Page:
I'm still trying to figure out why Bowie was such a genius. Yeah he made some good pop songs and appropriated some good images from lesser-known underground musicians, and he sure knew how to shock mothers in the 70s, but....why is he still such a cult figure among academics?

I hang out with a bunch of New School philo students and faculty, and they absolutely think Bowie is the Jesus of rock n roll. When I talk about how much more power and originality is to be found in acts like The Stooges, they scoff. One kid actually said "Bowie was cooler because he was sober, and the Stooges were fucked up on drugs all the time." Kids are so terrifyingly puritanical these days.

I think that despite Bowie's decades long embrace of cultural opportunism for his own evolving "image", and his advocacy of only the most superficial of marketart, he maintains an image of authentic "bohemianism" for these kids. The scary thing is they are both probably right. The bohemian these days is probably not interested in experience or events, but approximation and accumulation.

I have hope in that the kids that attend the concerts i find truly amazing, the ones in the outer fringes of the noise/outrock/freejazz scene, are for the most part working class. There's hope for the future!!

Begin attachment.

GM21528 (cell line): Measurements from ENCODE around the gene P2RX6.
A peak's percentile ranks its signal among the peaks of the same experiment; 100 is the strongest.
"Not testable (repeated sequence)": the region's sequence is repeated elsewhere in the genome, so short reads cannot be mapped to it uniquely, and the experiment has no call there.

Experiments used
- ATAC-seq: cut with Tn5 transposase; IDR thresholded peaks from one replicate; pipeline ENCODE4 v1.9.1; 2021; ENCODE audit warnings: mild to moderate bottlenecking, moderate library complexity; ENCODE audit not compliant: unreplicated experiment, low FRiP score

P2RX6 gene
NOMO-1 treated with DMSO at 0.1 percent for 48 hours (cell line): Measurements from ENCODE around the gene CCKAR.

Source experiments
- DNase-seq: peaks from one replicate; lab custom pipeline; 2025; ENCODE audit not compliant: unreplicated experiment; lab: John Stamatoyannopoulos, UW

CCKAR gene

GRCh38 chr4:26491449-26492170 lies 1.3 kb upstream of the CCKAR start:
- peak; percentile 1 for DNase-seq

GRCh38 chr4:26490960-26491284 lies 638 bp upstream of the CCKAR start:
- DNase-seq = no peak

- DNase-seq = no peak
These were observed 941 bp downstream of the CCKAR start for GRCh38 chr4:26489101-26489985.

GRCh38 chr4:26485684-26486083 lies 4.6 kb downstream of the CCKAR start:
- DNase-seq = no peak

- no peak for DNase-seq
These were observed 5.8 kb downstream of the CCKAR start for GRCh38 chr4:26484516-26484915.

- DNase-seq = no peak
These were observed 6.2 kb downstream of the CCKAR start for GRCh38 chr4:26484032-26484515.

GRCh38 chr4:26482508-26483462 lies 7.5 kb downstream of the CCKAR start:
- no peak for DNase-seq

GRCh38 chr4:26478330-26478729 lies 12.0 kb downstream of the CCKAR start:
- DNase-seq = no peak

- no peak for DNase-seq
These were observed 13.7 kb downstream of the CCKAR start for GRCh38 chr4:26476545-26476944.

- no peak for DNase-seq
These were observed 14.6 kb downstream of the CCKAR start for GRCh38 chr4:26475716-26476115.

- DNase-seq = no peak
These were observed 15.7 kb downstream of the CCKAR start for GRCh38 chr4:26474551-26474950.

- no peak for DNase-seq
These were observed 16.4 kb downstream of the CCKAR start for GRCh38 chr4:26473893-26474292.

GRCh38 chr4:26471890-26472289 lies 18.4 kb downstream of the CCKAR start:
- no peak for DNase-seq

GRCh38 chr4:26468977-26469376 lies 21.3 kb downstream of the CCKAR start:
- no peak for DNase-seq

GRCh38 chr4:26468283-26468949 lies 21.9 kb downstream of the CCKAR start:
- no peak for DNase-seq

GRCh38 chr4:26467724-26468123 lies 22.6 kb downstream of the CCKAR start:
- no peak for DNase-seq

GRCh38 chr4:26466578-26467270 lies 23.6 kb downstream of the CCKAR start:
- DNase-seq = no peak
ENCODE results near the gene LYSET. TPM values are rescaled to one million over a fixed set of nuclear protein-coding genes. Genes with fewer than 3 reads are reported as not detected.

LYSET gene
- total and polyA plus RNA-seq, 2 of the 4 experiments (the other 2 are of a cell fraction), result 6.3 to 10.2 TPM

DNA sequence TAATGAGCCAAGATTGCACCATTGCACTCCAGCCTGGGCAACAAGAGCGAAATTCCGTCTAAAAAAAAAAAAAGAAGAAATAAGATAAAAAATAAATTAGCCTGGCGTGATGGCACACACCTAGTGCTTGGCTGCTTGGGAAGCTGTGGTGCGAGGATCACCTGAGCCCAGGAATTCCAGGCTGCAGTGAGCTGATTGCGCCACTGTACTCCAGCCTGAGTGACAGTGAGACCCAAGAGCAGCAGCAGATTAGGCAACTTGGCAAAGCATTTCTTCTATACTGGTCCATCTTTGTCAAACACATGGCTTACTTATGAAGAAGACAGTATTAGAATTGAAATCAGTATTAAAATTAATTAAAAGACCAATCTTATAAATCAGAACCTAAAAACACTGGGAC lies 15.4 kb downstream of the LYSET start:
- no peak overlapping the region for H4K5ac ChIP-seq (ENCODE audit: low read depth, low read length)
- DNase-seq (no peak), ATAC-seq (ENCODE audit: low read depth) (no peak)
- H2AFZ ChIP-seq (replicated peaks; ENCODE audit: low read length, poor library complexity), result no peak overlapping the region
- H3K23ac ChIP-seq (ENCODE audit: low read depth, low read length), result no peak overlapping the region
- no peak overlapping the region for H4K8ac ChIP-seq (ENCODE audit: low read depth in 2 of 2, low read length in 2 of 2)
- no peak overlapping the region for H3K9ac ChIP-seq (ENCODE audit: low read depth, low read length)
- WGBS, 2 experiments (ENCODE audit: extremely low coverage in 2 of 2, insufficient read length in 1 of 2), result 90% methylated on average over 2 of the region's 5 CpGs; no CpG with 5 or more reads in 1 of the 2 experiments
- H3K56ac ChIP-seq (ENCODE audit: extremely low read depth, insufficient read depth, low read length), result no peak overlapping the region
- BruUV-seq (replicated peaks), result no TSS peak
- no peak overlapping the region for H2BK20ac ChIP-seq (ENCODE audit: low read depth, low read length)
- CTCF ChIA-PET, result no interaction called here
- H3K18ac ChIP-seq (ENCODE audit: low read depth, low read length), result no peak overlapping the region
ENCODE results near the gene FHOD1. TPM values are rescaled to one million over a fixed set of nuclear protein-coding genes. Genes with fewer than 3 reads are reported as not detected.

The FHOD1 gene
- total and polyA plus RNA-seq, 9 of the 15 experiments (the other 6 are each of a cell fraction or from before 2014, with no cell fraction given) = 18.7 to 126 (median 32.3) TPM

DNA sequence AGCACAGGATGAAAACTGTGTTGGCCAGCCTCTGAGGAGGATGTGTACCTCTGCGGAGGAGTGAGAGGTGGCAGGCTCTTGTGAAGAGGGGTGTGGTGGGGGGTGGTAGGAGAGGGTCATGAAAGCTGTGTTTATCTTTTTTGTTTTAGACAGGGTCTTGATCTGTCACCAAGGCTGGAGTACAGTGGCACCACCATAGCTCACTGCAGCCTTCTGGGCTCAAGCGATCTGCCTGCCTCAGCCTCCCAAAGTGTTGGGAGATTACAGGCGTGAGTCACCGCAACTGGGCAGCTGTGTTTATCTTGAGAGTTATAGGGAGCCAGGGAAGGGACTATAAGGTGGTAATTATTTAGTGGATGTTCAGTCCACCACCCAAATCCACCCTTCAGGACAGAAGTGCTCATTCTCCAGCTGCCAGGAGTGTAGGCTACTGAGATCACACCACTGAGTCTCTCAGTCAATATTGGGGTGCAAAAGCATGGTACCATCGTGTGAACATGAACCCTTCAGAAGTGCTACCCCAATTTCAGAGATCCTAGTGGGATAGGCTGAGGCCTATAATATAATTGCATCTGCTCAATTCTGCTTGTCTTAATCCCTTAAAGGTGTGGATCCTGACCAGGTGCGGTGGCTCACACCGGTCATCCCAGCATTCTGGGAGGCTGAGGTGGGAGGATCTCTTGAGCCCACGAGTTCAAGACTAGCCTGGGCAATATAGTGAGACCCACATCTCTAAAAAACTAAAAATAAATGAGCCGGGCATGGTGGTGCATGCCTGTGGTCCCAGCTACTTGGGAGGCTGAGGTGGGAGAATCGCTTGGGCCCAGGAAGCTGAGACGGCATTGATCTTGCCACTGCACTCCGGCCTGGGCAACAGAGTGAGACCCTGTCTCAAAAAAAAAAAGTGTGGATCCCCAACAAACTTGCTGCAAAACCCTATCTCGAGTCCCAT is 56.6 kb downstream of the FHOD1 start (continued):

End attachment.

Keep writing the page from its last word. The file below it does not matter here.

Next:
Ha, sorry, Patrick, but i just read your post again and had to stifle a laugh at your cry of "They should all be fired!" Hopefully you meant that in an ironic sense, and not in a whiny one.

Reminds me of my past (and probably future) role of underling arty party organizer. You're surrounded by a sea of liberal, indifferent affluence, all demanding some sort of answer as to why they aren't having a good time, and the only proper response is one of sarcasm or outright lies. That or your basic surly petulance. Gotta give em what they want, now...

patrick j. mullins

'One kid actually said "Bowie was cooler because he was sober, and the Stooges were fucked up on drugs all the time." '

Bowie was better once he GOT sober, I'd agree, but the kid ought to know about the earlier periods of terrible cocaine problems and the Thin White Duke period. By the time of the Serious Moonlight Tour in 1983 and the 'Let's Dance' album, Bowie was simply a magnificently subtle and sophisticated musician. Of all rock musicians, he's the one I've been most influenced by and admired. Even weird songs written in the countries he's toured like 'Tumble and Twirl' for Borneo I've liked, and those songs like 'Putting Out Fire with Gasoline' too, but 'Criminal World' is just a work of art--'where the girls are like baby-faced boys', and the perfect camp of 'Shake it Shake it What's My Line'. Add to this the truly traditionally rich and resonant singing voice, the physical beauty combined with even doing a pretty good pirouette as in the video of 'Loving the Alien'--well, you see, I like most of it.